I warmed up with some tea in a nearby restaurant and then headed out to see the little mermaid. I almost skipped due to being pretty much frozen, but I managed to make myself get there. So this is the church, the Kastellet, the Little Mermaid, and Gefion fountain. the area is a bit outside the main city but it was quite beautiful and worth the walk.
Overall, I really loved Copenhagen and I was surprised how much history and things to see there were. I feel like I just saw the top of it and plan to come back again sometime. I actually said to Mom that I would retire here if it wasn’t for the cold. It really is a great city.
So here’s finally some pictures of my new place – did you know the Rubik’s cube was invented in Hungary?? Here you can almost see the Tesco that’s a few minute walk from me in the first picture, my apartment building, the restaurant across from my aparment (!!!!) the other grocery store literally 2 minutes from my place, the fancy church in Szazhalombatta, and Szent Istvan Ter which is right outside my building. I really couldn’t be in a better location here. The school is almost as close as the grocery store, I pretty much can pick a direction to walk in and find a grocery store. The only thing that’s disappointing is while there’s three gyms in town, none are quite what I’m looking for.
However, rugby was so great last week so I plan to continue going. There’s going to be international tournaments, how cool is that!?! Definitely makes up for never getting to play in the states. Classes have been going pretty well as well, the students seem to like me and I really enjoy all of them. I’m still working on learning the names. I felt like I was doing well last week until I got to Thursday and still had 7 more classes to see. I’ll keep working on it. This week started Farsang, or Carnival, here. I was planning to go to Busójárás this weekend, but I wasn’t feeling well and my school had a celebration Friday night as well. My school’s celebration was the 8th graders dancing traditionally and the young kids dancing, well, not traditionally. It was super cute and really interesting and everyone enjoyed the teachers dance as well. I pretty much missed all of the Hungarian celebrations going on for this, but there’s a Brazilian one happening in Budapest next weekend I might go to.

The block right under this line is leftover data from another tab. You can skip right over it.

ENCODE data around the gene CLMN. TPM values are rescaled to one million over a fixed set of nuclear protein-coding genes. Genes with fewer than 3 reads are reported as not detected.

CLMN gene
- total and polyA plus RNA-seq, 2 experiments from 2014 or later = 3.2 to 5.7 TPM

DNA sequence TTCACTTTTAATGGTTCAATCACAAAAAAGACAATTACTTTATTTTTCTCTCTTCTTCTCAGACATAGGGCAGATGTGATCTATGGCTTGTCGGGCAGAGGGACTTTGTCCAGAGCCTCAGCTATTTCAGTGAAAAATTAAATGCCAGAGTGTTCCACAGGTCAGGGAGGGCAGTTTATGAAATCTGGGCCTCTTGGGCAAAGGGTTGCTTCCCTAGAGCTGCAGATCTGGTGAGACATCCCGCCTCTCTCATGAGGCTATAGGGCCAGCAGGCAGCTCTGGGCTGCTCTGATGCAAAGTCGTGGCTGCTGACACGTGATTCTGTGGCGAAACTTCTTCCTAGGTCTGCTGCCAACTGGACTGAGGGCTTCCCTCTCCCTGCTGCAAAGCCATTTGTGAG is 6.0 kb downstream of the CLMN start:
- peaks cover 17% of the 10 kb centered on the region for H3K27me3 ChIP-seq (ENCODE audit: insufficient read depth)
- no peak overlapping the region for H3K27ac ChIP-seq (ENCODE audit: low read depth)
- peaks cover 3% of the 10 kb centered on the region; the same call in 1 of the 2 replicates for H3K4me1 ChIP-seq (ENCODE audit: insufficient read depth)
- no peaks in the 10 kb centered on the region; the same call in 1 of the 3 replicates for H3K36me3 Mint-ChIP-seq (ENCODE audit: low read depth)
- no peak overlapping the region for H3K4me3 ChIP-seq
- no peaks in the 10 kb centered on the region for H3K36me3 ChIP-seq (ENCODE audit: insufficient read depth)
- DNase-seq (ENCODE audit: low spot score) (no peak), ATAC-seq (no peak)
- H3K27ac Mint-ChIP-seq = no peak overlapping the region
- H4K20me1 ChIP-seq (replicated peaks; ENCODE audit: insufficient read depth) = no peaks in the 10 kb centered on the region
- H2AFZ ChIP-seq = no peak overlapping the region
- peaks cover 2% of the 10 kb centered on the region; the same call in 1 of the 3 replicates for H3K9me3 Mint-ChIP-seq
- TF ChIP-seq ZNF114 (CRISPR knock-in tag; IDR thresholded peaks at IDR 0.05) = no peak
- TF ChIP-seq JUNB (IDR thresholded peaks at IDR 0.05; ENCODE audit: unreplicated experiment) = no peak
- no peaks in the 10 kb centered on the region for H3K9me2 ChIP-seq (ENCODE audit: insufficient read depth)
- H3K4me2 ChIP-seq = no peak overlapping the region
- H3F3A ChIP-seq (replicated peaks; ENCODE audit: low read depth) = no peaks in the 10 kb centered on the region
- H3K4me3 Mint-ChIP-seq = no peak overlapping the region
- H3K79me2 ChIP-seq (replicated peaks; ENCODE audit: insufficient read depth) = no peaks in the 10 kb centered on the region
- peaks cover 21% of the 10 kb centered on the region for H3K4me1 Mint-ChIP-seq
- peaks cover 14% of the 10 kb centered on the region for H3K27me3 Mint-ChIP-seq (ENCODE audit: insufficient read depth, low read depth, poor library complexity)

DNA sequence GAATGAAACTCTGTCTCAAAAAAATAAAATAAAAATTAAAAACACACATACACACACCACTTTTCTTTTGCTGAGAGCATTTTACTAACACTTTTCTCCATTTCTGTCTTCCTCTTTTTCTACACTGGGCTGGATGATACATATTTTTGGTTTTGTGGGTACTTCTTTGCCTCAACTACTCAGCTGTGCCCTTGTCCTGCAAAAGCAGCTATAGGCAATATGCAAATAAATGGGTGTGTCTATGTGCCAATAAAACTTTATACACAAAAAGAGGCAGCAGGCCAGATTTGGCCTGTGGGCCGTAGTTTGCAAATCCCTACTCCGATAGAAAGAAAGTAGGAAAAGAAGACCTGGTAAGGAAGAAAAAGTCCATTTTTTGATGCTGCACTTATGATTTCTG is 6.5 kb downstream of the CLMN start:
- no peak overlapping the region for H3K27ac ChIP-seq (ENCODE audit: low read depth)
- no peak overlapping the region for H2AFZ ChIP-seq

With the new school, I’m now teaching Civilization aka culture class. I’ve got plenty ideas for this, but as the curriculum is wide open for me to do what I want with, I’d love to hear what you all think Hungarian kids should know about the states. I have a long list of what the kids are interested in and what I want to talk about with them including food, country music, sports, celebrations, and others. Do you have any good ideas I can add to the list? Please let me know and help me keep class interesting!
Hungarian word of the post: uborka – cucumber (ooborkah) because it’s the only vegetable name I can remember.